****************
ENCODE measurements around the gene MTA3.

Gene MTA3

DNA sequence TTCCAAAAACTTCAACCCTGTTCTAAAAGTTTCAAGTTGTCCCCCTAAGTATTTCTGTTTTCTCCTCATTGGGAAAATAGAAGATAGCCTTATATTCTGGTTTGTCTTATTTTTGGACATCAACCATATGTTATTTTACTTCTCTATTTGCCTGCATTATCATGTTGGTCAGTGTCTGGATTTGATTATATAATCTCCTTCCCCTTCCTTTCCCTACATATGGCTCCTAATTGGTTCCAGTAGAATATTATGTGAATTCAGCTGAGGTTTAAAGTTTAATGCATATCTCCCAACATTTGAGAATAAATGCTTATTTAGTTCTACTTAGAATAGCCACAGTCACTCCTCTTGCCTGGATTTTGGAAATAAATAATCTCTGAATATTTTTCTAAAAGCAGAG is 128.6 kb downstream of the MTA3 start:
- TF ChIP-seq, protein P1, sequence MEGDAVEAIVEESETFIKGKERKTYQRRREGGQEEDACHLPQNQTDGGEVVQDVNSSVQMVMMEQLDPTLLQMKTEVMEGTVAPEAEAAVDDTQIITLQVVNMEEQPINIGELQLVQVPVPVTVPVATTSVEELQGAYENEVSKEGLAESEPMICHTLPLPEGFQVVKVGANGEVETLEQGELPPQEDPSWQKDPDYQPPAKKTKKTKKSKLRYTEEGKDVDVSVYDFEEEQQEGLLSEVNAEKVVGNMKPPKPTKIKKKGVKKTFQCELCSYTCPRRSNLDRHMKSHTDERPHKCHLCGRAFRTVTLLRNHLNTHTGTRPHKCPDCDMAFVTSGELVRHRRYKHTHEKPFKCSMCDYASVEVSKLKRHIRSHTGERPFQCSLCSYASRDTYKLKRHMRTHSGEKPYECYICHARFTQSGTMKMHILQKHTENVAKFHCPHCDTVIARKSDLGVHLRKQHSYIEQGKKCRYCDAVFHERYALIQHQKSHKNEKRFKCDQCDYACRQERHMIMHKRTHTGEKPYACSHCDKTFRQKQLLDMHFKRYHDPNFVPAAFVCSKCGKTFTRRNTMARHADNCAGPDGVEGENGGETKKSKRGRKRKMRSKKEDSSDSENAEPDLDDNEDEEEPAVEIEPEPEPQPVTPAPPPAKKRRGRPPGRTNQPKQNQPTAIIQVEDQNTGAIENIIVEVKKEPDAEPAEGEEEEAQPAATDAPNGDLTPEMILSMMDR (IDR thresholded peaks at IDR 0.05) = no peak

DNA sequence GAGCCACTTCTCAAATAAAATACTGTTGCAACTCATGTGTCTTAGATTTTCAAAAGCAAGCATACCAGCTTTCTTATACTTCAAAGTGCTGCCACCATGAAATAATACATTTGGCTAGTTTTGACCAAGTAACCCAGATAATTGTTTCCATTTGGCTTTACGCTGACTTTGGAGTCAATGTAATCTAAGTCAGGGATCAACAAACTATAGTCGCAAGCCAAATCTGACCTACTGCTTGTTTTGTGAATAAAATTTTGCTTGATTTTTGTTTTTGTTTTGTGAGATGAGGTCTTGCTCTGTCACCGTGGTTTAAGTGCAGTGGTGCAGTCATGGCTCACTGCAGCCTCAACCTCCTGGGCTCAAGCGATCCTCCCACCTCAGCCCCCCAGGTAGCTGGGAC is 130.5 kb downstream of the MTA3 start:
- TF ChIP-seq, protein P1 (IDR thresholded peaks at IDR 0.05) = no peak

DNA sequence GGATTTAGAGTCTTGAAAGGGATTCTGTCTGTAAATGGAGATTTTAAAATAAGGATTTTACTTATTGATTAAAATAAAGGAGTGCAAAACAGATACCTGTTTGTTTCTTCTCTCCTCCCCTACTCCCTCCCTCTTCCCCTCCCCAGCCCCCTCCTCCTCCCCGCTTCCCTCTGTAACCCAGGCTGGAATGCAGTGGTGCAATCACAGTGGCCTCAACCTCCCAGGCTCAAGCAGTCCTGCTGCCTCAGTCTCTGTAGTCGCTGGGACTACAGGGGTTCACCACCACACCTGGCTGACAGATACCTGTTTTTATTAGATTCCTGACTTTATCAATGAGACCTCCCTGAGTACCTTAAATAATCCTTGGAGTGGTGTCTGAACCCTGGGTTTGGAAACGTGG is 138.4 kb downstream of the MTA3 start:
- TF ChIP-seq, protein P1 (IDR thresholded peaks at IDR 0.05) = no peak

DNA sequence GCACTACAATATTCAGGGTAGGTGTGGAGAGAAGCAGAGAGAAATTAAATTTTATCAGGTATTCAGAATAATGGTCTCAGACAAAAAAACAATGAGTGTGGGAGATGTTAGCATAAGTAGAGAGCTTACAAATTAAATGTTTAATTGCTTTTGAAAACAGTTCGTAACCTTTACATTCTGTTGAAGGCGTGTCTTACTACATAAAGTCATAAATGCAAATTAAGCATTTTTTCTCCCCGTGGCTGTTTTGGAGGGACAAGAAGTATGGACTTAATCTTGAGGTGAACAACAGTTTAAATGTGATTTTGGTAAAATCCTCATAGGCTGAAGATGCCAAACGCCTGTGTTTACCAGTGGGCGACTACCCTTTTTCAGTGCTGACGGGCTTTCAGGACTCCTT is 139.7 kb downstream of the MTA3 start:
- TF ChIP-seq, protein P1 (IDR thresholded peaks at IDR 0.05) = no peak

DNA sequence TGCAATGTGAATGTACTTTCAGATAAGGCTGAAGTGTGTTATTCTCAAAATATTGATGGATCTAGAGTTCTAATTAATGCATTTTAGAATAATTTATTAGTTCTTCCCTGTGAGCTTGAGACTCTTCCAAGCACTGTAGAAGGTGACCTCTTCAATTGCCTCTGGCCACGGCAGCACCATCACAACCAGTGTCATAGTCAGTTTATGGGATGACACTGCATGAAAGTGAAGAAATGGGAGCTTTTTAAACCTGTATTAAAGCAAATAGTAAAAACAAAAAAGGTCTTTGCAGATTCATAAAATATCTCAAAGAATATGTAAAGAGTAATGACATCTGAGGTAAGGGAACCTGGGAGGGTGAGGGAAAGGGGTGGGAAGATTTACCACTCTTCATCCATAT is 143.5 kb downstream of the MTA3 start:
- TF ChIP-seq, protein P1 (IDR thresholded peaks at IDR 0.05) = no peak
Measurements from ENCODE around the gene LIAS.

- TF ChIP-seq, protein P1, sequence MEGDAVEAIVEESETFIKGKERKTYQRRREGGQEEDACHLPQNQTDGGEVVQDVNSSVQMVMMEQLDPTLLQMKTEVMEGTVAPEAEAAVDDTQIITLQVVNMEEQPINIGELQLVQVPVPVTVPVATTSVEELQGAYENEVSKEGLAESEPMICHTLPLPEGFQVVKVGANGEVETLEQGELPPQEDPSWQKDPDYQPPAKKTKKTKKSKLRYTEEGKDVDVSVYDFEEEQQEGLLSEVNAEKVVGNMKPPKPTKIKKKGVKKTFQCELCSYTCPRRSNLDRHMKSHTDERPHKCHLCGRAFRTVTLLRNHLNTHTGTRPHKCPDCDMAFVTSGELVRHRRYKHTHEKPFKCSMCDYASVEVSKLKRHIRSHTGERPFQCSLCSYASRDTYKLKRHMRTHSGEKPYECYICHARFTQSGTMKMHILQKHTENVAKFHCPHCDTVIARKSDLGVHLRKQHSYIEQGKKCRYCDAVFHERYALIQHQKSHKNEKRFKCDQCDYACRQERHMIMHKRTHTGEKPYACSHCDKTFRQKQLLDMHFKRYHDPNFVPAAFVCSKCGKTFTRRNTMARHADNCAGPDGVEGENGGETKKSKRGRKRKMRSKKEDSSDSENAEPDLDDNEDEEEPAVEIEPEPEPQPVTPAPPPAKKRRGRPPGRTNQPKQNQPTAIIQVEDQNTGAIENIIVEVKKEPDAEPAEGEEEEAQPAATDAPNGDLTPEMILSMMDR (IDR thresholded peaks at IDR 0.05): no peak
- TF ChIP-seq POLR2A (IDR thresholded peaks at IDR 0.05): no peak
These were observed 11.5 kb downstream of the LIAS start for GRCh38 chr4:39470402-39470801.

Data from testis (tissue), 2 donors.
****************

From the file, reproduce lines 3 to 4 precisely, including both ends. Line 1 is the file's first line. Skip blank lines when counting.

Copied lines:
DNA sequence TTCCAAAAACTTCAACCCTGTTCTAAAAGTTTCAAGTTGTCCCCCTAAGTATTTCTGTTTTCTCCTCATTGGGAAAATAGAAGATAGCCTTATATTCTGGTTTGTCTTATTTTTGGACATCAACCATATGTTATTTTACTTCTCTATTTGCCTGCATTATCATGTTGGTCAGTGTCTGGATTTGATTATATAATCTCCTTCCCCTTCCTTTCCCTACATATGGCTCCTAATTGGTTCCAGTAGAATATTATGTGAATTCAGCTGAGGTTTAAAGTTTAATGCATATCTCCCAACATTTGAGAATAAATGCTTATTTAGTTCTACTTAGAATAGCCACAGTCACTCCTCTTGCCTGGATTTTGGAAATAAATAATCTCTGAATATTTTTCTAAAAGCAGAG is 128.6 kb downstream of the MTA3 start:
- TF ChIP-seq, protein P1, sequence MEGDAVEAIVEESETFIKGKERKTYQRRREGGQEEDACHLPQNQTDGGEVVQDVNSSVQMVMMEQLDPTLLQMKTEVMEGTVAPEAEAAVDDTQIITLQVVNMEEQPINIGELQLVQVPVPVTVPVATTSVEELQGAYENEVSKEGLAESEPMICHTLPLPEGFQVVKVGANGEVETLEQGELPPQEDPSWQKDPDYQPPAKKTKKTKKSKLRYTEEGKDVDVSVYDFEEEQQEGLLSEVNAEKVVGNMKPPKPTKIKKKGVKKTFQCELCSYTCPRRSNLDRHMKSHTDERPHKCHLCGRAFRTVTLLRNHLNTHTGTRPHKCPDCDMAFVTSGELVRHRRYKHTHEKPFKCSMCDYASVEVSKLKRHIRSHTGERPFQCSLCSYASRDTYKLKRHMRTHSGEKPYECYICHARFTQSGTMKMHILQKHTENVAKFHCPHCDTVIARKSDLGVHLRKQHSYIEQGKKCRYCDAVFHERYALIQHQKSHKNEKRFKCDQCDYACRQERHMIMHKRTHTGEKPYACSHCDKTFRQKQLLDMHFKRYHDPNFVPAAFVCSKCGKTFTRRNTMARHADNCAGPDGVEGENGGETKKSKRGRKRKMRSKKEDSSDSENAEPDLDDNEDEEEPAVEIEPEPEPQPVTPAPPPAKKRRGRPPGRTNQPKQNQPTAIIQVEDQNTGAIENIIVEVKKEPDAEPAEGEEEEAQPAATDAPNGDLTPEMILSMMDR (IDR thresholded peaks at IDR 0.05) = no peak